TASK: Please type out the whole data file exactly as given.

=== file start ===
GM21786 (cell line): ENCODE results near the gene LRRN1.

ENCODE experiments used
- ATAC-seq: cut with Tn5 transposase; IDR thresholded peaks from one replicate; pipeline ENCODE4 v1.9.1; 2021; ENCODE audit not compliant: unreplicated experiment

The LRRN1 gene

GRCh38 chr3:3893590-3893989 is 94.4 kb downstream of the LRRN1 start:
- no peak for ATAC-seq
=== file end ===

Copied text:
GM21786 (cell line): ENCODE results near the gene LRRN1.

ENCODE experiments used
- ATAC-seq: cut with Tn5 transposase; IDR thresholded peaks from one replicate; pipeline ENCODE4 v1.9.1; 2021; ENCODE audit not compliant: unreplicated experiment

The LRRN1 gene

GRCh38 chr3:3893590-3893989 is 94.4 kb downstream of the LRRN1 start:
- no peak for ATAC-seq